Originally posted by Diana Nguyen and Trevor Miranda on MyDryEye.ca on January 23, 2021

Eyelid hygiene with hypochlorous acid (HCOl) for dry eyes and blepharitis

Make room for a new promising addition to your dry eye care – hypochlorous acid (HOCl).  It has a long history in the medical field with uses in wound care before antibiotics were available. Fast forward to the present day and HOCl is used in several healthcare industries ranging from dentistry, dermatology and optometry. 

HOCl has become a common disinfectant in healthcare because of its gentle yet effective power.  It has the same active ingredient as bleach but holds a different chemical structure. As a result, it neutralizes much quicker and it is not harmful unlike bleach and alcohol. 

Interestingly, pure HOCl is also produced by our body as an immune response.  Its oxidizing properties are released by our immune cells which helps kill microorganisms. 

HOCl Role in Eyegiene 

Blepharitis is a common condition seen in dry eye patients. A large bacterial load affecting the skin of the eyelids, base of lashes and eyelash follicles can cause irritation and inflammation. HOCl is highly effective against bacteria and can be provided as a treatment option for eyelid hygiene (eyegiene).

One study tested HOCl’s ability to reduce bacteria on the ocular skin. After 20 minutes with the HOCl hygiene solution, there was reduction in gram-negative, anaerobic and gram-positive bacteria. HOCl dramatically decreased staphylococcus strains by 99.6% on 71 eyes. The application of HOCl also reduced the bacterial load of susceptible and/or resistant strains to antibiotics. 

However, full eradication of bacteria can be harmful to the body because some bacteria strains protect us against pathogens. HOCl preserves the diversity of microbial species and does not eliminate resident commensal bacteria. It demonstrated a clinically significant reduction of >90% in overall bacterial load. 

Another publication determined HOCl’s efficacy against bacterial and viral conjunctivitis. Total resolution of bacterial conjunctivitis occured in 64 out of 65 cases and complete and rapid resolution of viral conjunctivitis symptoms. 

HOCl is a powerful agent against pathogens and has multiple uses within optometry and other medical fields. It is shown to be a non-toxic and safe treatment option for patients with blepharitis and dry eyes.

Considerations with HOCl 

Purity and stability are important factors when choosing HOCl products. Many solutions on the market employ buffers and stabilizers to maintain a certain pH range of 3.5-6.5 as the proper concentration. When the pH is outside of this range, dissociation occurs and HOCl may not be as effective against pathogens. Typically, the buffers contain a form of sodium hypochlorite (bleach) which damages tissues and is highly irritating to the eyes and skin.  Secondly, the stability of HOCl can vary depending on the product. It’s best to find a product that has a longer shelf life to maximize use and ultimately, comfort when applying it.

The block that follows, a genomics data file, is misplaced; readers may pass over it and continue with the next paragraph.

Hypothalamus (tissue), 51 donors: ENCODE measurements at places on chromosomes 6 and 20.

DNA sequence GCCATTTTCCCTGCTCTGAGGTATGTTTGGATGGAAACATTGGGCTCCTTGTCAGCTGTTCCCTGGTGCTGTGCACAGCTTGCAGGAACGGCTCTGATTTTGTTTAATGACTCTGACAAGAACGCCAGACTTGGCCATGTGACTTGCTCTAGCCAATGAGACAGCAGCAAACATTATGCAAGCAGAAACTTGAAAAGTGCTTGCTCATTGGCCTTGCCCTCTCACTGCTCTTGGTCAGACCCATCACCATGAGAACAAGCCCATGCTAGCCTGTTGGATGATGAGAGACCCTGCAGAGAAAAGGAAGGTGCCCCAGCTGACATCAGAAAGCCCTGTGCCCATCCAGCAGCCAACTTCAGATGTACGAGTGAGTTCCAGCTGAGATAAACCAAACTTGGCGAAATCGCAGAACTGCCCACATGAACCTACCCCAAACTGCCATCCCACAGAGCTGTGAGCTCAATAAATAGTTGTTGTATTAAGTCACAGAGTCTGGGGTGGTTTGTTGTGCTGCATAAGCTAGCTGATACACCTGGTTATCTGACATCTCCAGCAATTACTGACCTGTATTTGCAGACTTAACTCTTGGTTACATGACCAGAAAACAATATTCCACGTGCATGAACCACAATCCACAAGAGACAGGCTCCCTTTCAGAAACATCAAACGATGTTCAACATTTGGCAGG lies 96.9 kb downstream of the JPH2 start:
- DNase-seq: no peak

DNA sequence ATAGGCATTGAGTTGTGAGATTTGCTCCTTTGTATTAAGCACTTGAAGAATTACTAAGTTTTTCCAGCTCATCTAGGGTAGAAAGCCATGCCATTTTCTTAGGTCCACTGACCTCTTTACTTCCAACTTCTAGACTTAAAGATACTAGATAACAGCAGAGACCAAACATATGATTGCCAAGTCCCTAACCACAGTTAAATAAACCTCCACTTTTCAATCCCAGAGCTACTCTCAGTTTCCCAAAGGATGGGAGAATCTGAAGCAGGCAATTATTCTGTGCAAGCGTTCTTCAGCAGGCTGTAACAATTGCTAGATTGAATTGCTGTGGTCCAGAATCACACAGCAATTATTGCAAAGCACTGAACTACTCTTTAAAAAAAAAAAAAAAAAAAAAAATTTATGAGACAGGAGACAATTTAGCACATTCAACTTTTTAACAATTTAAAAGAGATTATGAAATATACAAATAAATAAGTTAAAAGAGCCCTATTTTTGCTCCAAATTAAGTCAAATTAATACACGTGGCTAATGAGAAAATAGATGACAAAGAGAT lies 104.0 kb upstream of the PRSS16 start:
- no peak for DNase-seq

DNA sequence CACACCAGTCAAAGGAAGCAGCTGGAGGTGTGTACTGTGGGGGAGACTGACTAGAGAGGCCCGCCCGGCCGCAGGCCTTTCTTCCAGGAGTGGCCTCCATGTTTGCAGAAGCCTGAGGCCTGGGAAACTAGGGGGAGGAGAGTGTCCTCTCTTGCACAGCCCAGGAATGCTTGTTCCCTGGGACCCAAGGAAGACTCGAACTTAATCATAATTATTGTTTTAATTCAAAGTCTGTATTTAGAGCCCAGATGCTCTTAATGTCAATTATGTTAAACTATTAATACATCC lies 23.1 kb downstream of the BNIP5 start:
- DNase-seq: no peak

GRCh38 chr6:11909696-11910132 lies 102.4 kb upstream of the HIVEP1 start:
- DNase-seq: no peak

HOCl Option in Canada

Briotech HOCl (BIHOCl) 0.018% maintains a strict pH range of 4.4 which is maintained over time and does not include any bleach in its formulation. As a result, BIHOCl is non-irritating, gentle on the eyelids and does not have harmful side effects. 

BIHOCl excels with its stability with a shelf life of 3 years if left unopened and 6 months once opened. This exceeds all products on the market and is an economical choice for patients and clinics.  It has also shown to demonstrate efficacy and stability in temperatures over 30°C. 

How HCOl is Made

Under strict quality-control procedures, water and salt are used to create a specific brine solution and then it is passed through a proprietary, electrolytic chamber.  The finished product is a weak acid solution with powerful benefits. The electrically active HOCl maintains efficacy to eradicate offending microbes and is a much needed addition to eyelid care and dry eyes. 


  1. Stroman DW, Mintun K, Epstein AB, et al. Reduction in bacterial load using hypochlorous acid hygiene solution on ocular skin. Clin Ophthalmol. 2017;11:707-714. Published 2017 Apr 13. doi:10.2147/OPTH.S132851
  2. Peter S Adamson, Hendrik Roos, Jon von Holdt; Treatment of bacterial and viral conjunctivitis with topical ultrapure stable hypochlorous acid (HOCl): a clinical evaluation and treatment response in 79 cases. Invest. Ophthalmol. Vis. Sci. 2015;56(7):280
  3. Wang L, Bassiri M, Najafi R, Najafi K, Yang J, Khosrovi B, Hwong W, Barati E, Belisle B, Celeri C, Robson MC. Hypochlorous acid as a potential wound care agent: part I. Stabilized hypochlorous acid: a component of the inorganic armamentarium of innate immunity. J Burns Wounds. 2007 Apr 11;6:e5. PMID: 17492050; PMCID: PMC1853323.
January 26, 2021

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